It’s evening and time to take the trash can down the driveway and you think: Wasn’t it just the day before yesterday — not a week ago — that I did this? Didn’t I just go through these motions?
It’s October and then it hits you that it seems like yesterday was the beginning of September!
Next month is Thanksgiving, and then Christmas.
Wasn’t it Christmas just several months back?
Isn’t 2020 still a new year? (Hardly!)
Or is it — this accelerated calendar — because you haven’t been much of anywhere since the last holiday season?
One can attribute much disorientation and temperament to the pandemic: we’ve been cooped-up or semi-cooped-up for now eight of the twelve months of this year. Daily routines — the same old same old — have in many cases made one day indistinguishable from the next. And when that occurs, the days blur together. A week is as one day and a day is as a week and the calendar pages fly off the wall as in a maelstrom.
Also, so much news flies at us that we lose track of what happened where and how and when. We are discombobulated chronologically.
Says WebMD: “If it feels like all your internal clocks are melting as your stay-at-home days drone on, you are not alone. Researchers say that people in various levels of COVID-19 lockdown around the world are reporting a distorted sense of time.
“Some people say they feel as if their days are sped up and flying by, while others sense that time has slowed to a crawl. An event that happened just weeks ago feels like something that happened years ago.”
Today is Blursday.
Or is time actually speeding up, in an almost preternatural way?
We asked this briefly in our recent “special report.”
For many are those who — long before the pandemic — felt it was accelerating. And in fact geophysically, days are now shorter by 6.8 microseconds thanks to the effect of the great Asian earthquake-tsunami in 2004 had on the earth’s spin axis.
But that’s not something we would notice: A microsecond is a millionth of a second!
Is it because we are getting older?
“How a clock measures time and how you perceive it are quite different,” notes an article in a journal at Harvard University’s Graduate School of Arts and Sciences.
“As we grow older, it can often feel like time goes by faster and faster. This speeding up of subjective time with age is well documented by psychologists, but there is no consensus on the cause. In a paper published [in March of 2019], Professor Adrian Bejan presents an argument based on the physics of neural signal processing. He hypothesizes that, over time, the rate at which we process visual information slows down, and this is what makes time ‘speed up’ as we grow older.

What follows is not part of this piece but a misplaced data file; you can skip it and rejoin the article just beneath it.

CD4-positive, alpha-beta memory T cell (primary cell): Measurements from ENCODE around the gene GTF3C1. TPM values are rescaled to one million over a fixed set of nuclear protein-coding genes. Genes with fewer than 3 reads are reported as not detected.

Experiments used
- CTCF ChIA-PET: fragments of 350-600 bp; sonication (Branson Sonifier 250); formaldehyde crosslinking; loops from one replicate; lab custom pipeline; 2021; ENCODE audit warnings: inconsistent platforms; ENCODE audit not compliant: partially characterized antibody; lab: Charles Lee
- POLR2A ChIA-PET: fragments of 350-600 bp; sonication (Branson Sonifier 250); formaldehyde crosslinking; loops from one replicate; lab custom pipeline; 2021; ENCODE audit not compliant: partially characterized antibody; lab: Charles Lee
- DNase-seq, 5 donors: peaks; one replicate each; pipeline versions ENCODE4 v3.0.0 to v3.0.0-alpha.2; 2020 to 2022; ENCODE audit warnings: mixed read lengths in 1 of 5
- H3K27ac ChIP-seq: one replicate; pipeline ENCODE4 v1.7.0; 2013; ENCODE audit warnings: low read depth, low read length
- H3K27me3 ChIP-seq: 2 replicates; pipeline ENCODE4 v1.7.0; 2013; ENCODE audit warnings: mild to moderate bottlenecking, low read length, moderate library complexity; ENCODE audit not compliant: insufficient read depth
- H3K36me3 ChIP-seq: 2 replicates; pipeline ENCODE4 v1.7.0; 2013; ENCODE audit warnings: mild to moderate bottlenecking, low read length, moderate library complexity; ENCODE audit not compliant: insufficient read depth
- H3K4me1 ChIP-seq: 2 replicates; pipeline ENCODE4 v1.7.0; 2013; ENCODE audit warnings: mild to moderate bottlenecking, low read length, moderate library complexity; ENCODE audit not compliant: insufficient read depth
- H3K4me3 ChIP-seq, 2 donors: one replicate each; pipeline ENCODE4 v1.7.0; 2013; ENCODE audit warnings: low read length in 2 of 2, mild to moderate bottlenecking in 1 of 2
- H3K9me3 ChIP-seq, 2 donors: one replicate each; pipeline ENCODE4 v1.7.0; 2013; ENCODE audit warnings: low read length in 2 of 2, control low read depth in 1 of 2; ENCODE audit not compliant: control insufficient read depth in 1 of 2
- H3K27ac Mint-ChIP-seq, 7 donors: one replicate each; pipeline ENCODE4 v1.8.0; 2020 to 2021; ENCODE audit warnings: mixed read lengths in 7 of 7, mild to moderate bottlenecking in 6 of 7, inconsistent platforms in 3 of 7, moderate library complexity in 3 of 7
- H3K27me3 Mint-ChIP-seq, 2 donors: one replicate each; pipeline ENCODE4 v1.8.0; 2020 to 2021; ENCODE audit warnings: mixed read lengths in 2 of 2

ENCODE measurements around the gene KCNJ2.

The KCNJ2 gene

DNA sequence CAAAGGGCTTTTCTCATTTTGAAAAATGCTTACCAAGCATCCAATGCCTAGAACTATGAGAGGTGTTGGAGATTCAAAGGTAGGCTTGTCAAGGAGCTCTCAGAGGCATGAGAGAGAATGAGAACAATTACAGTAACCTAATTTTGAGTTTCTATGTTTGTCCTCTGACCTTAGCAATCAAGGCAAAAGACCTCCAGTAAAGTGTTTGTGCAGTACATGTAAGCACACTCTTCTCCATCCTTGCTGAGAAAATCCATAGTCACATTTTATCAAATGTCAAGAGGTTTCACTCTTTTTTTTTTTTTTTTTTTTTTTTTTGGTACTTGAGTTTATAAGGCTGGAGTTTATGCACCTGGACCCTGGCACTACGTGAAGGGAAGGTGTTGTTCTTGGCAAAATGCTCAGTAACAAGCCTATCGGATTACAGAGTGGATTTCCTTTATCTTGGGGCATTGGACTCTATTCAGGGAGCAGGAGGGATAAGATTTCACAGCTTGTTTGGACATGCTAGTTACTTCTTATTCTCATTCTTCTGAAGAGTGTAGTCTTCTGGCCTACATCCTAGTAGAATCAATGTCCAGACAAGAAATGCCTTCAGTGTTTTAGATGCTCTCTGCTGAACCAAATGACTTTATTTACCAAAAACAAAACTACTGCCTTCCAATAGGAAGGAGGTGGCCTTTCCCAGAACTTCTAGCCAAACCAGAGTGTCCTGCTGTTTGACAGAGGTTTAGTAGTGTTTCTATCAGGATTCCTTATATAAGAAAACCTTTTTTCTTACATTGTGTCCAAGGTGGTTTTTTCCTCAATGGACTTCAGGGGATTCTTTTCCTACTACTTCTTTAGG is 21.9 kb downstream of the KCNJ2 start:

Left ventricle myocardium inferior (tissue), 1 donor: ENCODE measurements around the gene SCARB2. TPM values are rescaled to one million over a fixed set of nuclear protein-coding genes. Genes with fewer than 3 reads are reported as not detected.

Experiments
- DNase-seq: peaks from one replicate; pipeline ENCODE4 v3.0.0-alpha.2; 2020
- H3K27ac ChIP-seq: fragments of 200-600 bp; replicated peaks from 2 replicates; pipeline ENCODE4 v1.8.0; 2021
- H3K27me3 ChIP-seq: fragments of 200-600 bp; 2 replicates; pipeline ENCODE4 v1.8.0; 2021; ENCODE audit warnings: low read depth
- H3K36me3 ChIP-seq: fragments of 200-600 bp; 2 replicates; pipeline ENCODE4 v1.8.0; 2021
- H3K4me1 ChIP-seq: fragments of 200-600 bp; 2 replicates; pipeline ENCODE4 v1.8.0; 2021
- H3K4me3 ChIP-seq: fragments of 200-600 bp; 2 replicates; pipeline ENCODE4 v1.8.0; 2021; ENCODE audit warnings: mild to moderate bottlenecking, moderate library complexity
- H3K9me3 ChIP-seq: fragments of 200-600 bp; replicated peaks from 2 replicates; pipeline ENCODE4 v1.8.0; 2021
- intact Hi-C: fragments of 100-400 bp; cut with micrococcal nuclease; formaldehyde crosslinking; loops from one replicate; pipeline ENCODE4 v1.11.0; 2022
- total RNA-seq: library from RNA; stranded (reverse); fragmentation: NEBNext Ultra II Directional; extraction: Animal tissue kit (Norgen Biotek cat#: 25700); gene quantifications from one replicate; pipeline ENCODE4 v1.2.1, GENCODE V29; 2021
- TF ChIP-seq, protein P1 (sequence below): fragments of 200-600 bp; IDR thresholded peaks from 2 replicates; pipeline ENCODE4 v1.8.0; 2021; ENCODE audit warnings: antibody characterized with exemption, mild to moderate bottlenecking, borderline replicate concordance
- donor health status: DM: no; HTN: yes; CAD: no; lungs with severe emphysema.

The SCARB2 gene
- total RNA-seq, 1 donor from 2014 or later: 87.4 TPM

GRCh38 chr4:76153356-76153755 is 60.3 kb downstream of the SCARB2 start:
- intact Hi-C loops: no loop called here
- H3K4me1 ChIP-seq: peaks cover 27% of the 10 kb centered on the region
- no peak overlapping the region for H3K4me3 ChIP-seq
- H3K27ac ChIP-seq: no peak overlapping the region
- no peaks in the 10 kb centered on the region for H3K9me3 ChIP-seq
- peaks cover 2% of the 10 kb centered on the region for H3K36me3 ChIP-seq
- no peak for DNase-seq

“As we age, he argues, the size and complexity of the networks of neurons in our brains increases – electrical signals must traverse greater distances and thus signal processing takes more time. Moreover, aging causes our nerves to accumulate damage that provides resistance to the flow of electric signals, further slowing processing time. Focusing on visual perception, Bejan posits that slower processing times result in us perceiving fewer ‘frames-per-second’ – more actual time passes between the perception of each new mental image. This is what leads to time passing more rapidly. When we are young, each second of actual time is packed with many more mental images.
“Like a slow-motion camera that captures thousands of images per second, time appears to pass more slowly.
“As he puts it: ‘People are often amazed at how much they remember from days that seemed to last forever in their youth. It’s not that their experiences were much deeper or more meaningful, it’s just that they were being processed in rapid fire.’”
There may well be truth to that, but what about the young people who also think time is speeding by (including a teenager we know and another in her mid-twenties)?
Let us know your take on it and experiences [here].
Writes another academic type: “Do you seem to have less hours in your days? Do you feel as though time is speeding up? Is it our imagination? Einstein proved that it isn’t, that time is in fact speeding up. Einstein’s calculations showed that the closer an object comes to the speed of light, the slower time passes. Scientists have done experiments that prove Einstein’s theory to be correct using clocks moving at different speeds.
“The opposite then must be true that as our speed decreases, time speeds up. Researcher Greg Braden confirms this, he says that the rotation of the earth is slowing down, and time is speeding up. Evidence for his assertions comes from the Schumann Resonance. The Schumann Resonance is like the earth’s heartbeat. It is the Extremely Low Frequency (ELF) of the earth’s magnetic field. In the 1950’s, when the Schumann resonance was discovered, it was recorded to be an average of 7.8 Hertz. Now, according to Swedish and Russian researchers, says Braden, it is an average of 12 Hertz. This means that the normal 24-hour day feels like a 16-hour day.”
Wouldn’t it be an ultimate irony if one of the major signs of our times turns out to be time itself?